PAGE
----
Hmmm… I’m Not So Sure About This One

It’s Saturday, which means there’s a decent chance I’ll be sharing one of Dan Ariely’s responses to an email he received from a Wall Street Journal reader. And today is one of those lucky Saturdays.

Here was the question:

Dear Dan,

When I host friends for dinner, can I ask them to help with cleaning up afterward? I hate doing dishes, but maybe it’s impolite to ask guests to share the load. —Evelyn

Here was Dan’s answer:

I think that you should ask your friends to help. Doing dishes isn’t fun, but if your guests pitch in they will derive satisfaction from knowing they are helping you out. Not only is it a way for them to express appreciation for the meal, but working together on a task is a way of increasing social bonds.

But since the end of an experience is important in determining how we remember and evaluate it, you may want to avoid ending the evening with this chore. Instead, try cleaning up together right after the meal and then invite everyone for a final drink. Of course, that would create a few more glasses to wash, but you would end the evening on a positive note.

I’ve never been to a dinner party where the host has asked a guest to help with the dishes. And we’ve never had people over for dinner and asked them to help with the dishes.

Asking for such help just seems incredibly rude, and I would never do so.

On the other hand, guests should volunteer to help with the dishes. And such help should be readily accepted, for the reasons Dan notes above.

But there’s a big difference between asking for help, and accepting an offer for help.

Volunteering to help with the dishes is common courtesy, but if someone doesn’t offer such help, I do not think it is appropriate to ask for such help. I think doing so could possibly embarrass the guest, and make the host seem demanding.

The good news is – it will probably all work out in the end anyway.

Guests that volunteer to help will likely continue to be invited back for dinner, so there would be no need to ask for help with such guests.

If guests don’t volunteer, there may be a good chance they don’t get invited back again.

And if a host does ask for help, they may find that people may not be so eager to come back for another party. Thus, no party, no dishes to clean up.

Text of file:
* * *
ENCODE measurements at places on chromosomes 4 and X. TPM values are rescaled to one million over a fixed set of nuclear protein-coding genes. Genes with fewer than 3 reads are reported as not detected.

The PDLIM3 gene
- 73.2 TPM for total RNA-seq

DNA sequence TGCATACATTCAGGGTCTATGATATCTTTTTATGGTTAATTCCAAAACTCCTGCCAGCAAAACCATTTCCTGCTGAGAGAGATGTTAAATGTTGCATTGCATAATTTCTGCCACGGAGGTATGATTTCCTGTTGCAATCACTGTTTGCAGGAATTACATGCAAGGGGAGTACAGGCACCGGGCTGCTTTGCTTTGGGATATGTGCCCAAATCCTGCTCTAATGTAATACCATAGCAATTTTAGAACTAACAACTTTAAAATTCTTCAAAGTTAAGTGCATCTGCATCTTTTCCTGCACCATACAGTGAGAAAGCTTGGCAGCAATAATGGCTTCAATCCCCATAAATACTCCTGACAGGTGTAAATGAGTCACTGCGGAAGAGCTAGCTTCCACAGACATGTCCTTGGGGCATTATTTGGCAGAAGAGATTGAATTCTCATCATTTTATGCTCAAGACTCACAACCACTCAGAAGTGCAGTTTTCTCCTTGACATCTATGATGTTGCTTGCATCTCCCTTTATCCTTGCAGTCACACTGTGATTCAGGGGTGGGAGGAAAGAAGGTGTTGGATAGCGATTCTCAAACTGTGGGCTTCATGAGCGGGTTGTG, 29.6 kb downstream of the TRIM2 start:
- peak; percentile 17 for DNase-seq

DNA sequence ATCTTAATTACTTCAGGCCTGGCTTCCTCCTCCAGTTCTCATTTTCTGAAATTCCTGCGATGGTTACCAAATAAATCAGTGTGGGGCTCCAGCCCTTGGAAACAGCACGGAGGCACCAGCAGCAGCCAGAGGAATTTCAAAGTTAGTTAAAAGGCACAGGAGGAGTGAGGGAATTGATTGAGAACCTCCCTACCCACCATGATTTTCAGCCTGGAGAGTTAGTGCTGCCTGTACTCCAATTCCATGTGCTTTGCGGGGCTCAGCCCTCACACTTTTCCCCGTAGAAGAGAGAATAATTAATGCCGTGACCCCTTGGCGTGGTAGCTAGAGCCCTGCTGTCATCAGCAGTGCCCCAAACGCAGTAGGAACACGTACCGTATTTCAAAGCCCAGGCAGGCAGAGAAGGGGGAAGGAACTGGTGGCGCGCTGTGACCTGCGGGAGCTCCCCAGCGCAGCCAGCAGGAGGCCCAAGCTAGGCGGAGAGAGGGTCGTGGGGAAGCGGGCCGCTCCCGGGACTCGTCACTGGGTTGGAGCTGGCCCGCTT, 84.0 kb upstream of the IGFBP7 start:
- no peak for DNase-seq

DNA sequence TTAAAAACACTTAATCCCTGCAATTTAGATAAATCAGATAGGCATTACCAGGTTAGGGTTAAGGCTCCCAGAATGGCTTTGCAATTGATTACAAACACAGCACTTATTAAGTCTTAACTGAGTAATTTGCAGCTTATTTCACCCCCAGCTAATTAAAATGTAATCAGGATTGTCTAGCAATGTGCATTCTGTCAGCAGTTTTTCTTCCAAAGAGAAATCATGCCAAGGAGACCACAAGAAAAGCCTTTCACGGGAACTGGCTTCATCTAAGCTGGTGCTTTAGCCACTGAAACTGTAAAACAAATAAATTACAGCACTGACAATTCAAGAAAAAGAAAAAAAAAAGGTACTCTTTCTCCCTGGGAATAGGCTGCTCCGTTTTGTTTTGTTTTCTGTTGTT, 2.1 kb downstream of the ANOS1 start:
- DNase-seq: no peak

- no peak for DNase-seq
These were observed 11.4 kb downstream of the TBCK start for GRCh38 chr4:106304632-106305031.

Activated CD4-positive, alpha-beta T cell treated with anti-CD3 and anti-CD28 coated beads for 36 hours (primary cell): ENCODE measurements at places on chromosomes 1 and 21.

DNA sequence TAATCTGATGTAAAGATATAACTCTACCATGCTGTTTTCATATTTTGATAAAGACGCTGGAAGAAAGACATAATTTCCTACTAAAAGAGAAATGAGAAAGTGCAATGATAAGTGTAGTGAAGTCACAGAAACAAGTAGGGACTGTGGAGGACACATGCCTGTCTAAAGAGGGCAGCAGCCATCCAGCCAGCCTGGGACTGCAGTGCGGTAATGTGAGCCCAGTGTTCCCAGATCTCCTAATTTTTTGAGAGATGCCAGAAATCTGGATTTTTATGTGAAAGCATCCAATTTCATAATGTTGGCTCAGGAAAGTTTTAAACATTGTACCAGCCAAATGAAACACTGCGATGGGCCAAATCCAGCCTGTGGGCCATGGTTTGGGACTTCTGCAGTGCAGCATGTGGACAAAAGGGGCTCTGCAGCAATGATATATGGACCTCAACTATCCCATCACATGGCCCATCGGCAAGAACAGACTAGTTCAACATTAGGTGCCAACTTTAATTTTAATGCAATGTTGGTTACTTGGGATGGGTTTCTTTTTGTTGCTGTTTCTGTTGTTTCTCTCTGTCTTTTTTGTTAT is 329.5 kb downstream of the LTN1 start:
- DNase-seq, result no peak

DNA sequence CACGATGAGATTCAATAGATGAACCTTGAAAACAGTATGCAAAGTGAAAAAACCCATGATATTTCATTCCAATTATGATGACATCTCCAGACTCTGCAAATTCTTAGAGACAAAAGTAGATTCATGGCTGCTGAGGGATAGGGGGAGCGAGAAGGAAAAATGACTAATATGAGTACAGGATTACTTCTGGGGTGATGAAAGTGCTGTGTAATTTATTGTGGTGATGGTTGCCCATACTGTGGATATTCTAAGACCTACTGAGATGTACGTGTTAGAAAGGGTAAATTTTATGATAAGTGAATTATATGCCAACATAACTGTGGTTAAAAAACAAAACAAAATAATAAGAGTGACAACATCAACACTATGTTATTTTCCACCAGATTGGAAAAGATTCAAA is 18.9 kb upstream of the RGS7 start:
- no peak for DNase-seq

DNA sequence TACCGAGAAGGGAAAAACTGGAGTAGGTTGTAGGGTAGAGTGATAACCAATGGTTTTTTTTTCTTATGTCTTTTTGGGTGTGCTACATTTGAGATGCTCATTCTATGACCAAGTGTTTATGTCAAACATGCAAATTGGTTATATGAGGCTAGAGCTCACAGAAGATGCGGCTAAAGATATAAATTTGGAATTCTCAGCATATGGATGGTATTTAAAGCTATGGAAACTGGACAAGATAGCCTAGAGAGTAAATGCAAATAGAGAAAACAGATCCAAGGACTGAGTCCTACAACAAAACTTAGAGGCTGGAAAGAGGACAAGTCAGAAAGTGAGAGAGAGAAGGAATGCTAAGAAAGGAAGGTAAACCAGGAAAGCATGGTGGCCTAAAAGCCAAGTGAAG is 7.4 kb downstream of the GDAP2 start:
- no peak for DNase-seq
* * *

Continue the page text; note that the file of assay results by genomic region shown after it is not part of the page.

So my answer would have been to not ask the guests for help.

If they volunteer, great.

If not, that’s what your naughty list is for…

*image from Reader’s Digest

16 thoughts on “Hmmm… I’m Not So Sure About This One

  1. I have to say that I agree with your response. it’s always thoughtful to at least offer, then let the answer come from the host. some people have their own system of cleaning up, some like to leave it for later, some might love the help, but I don’t agree with asking the guests to help.

  2. I have to say that I agree with your response. it’s always thoughtful to at least offer, then let the answer come from the host. some people have their own system of cleaning up, some like to leave it for later, some might love the help, but I don’t agree with asking the guests to help.

  3. I fully agree with your response. I was taught to always offer to help. It may not always be accepted, but it is always appreciated. And if a guest was to offer, I would likely decline. Cleaning up was a task I accepted as fully my own when I decided to have the party. I would prefer they relax and enjoy themselves!

  4. I’m with you. I can’t ever imagine asking guests for help. Who does that? (Say, while you’re here, how about doing a couple of loads of laundry with me? 😎) I always offer if I’m a guest—75% of the time they are happy to have the help. I’ve come to realize that some people say no because it makes them feel uncomfortable to have guests do anything. With family, I usually just get up and do it without asking.

  5. I wouldn’t ask, it’s nice to all go and relax on the sofas, in another room, depending on how your house is arranged. Probably people offer to take plates out to the kitchen ( though you might not want them to see the horendous mess in there! ). If you go out to the kitchen to make coffee you can surreptitiously tidy and put plates in to soak. If you have people round you want to enjoy chatting to them.

  6. It’s an interesting question, and I think the answer depends on the definition of terms. Words like “hosting” and “guests” seem a little ambiguous. For example, if your guests are your close family, and they come often, it’s reasonable to expect them to offer to help, and for you to take them up on their offer. If your guests are less friends and more acquaintances, like the president/chairperson of your organization there are different expectations of the “host” and “guest.” Think about the Dowager Countess in Downton Abbey… If she came over, I’d say it’s fair to assume doing the dishes or even helping clear the table should not be expected (though ample sarcastic commentary should be 🙂 ). If a meal is “hosted” there’s an expectation that much is taken care of by the “host.” If it’s closer to a potluck, different expectations are in place from both “host” and “guest.”

    1. thanks for your insights; I agree with all of them. And while my wife would love the reference to Downton Abbey – I’ve never seen an episode (hard to imagine, I know!). Hope you are enjoying another endless weekend!

Leave a Reply